James Baumgartner, a pediatric neurosurgeon at Florida
Hospital, is trying to see if the stem cells in cord blood can
help babies who have a stroke around the time of birth.
type of stroke ó called perinatal stroke ó occurs in 1 in
1,000 to 1 in 3,000 babies, according to estimates. These
babies usually develop cerebral palsy, have trouble with
cognition, walking, bladder function, and many have epilepsy
thatís difficult to treat.
Iím curious about is can the nervous system be repaired or
repair itself with cellular therapy," said Baumgartner,
surgical director of Comprehensive Epilepsy Center at Florida
Hospital for Children.
small study is still at very early stages and itís
challenging, because not all strokes are the same. The Florida
Hospital for Children team is working with Cord Blood Registry
to identify willing families whose children have had perinatal
qualify, the families come to the hospital for an overnight
treatment and for several follow-up visits.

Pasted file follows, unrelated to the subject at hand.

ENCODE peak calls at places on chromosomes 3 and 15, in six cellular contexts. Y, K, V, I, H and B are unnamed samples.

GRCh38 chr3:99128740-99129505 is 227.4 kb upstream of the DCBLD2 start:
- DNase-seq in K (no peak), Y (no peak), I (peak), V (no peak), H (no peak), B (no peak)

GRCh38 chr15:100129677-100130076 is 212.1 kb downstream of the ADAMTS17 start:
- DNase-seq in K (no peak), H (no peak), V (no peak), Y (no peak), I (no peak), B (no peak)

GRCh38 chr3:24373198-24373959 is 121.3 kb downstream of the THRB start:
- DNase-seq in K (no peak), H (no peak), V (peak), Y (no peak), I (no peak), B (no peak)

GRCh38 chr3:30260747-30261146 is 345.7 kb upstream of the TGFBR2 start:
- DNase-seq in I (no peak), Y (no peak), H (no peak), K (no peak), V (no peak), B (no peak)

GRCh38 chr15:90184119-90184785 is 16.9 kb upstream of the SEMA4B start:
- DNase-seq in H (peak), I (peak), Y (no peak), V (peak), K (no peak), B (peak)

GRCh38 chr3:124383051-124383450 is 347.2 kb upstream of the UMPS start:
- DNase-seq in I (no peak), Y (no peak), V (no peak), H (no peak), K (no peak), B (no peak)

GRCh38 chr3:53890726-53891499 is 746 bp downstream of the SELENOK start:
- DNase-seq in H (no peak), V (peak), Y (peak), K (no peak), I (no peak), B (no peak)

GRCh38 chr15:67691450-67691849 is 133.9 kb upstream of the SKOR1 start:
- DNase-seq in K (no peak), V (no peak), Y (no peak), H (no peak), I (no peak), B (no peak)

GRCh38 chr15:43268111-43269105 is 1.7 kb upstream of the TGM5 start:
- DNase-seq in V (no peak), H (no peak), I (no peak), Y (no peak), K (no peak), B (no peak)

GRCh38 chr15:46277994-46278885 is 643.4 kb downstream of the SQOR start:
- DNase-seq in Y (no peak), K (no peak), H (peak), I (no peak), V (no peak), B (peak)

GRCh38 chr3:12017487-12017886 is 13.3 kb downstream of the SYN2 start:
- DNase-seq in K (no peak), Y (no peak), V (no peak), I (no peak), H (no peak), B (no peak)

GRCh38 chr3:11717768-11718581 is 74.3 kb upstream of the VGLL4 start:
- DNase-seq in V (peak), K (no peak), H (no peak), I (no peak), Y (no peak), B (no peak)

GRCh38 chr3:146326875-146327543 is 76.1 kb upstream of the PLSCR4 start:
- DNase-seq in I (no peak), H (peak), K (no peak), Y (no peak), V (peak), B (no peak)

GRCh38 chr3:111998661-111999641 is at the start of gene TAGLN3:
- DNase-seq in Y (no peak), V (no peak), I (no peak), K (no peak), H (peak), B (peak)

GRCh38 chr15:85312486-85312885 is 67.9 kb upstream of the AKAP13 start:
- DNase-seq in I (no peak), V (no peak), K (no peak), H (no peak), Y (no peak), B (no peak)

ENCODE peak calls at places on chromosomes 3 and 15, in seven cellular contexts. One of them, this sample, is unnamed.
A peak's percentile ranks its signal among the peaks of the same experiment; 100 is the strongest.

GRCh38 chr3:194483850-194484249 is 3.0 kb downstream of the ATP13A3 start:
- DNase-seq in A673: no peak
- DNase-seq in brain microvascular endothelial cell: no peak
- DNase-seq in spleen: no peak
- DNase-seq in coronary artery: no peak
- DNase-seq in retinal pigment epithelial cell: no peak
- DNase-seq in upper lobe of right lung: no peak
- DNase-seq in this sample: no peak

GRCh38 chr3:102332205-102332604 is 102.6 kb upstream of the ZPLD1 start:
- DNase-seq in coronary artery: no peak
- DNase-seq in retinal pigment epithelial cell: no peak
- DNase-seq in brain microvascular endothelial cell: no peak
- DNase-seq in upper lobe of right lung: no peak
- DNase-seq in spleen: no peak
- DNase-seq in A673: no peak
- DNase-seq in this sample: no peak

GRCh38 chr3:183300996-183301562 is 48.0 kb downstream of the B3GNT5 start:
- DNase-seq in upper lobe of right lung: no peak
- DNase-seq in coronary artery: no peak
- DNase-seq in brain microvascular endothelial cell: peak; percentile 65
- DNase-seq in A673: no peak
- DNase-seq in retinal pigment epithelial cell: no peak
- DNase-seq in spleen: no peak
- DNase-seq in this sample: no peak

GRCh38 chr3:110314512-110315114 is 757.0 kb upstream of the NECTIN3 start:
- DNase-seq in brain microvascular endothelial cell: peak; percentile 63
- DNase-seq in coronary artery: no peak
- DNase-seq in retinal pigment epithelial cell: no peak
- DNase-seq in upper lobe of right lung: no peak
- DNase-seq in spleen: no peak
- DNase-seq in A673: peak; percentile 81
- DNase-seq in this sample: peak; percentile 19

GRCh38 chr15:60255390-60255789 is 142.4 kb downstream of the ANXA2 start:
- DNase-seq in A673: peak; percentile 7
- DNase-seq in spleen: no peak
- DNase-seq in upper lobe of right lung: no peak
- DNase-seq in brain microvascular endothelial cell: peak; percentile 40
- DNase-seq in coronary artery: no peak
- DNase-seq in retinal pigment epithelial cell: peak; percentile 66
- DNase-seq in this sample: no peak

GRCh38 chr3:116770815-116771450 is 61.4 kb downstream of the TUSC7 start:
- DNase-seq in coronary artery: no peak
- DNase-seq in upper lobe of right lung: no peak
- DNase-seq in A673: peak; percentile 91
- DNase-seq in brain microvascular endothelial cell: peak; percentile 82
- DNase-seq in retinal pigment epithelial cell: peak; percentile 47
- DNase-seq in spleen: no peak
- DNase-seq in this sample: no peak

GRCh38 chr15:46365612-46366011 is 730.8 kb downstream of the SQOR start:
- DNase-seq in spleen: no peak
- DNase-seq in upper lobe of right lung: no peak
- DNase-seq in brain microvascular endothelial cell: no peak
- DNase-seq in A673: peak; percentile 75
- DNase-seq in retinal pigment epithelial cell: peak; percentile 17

goal at this time is to see if cord blood infusion (cellular
therapy) is safe and if it helps with the kidsí hand
movement, improves their bladder function and reduces the
number of their seizures.
weíre going to use pretty sophisticated neuroimaging to see
if we have altered the trajectory of brain damage, with a
simple thought that if you preserve more brain, the patient
ought to do better," Baumgartner said.
suggest that after an injury like stroke, the bodyís immune
system is activated and it may be suppressing the nervous
systemís repair machinery.
early research suggests that infusion of cord-blood stem cells
via a simple IV dials down that immune response, potentially
allowing the nerve cells that arenít completely injured to
was taught youíre born with every nerve cell youíll ever
have, and repair is impossible. Itís clearly not true. So
thatís what weíre playing around with: the brain
repair/regeneration and the interaction of immune system and
the nervous system," he said.
area of research, which focuses on therapy with human cells
instead of using drugs, is a growing area of research.
another small study, Baumgartner and colleagues showed that
bone marrow stem cells can reduce the intensity of severe
traumatic brain injury in children.
also conducting another study to see if cord-blood stem cells
can help repair certain kinds of hearing loss in children.
That study has not been published yet, but "everyone
thinks weíre moving in a good direction," Baumgartner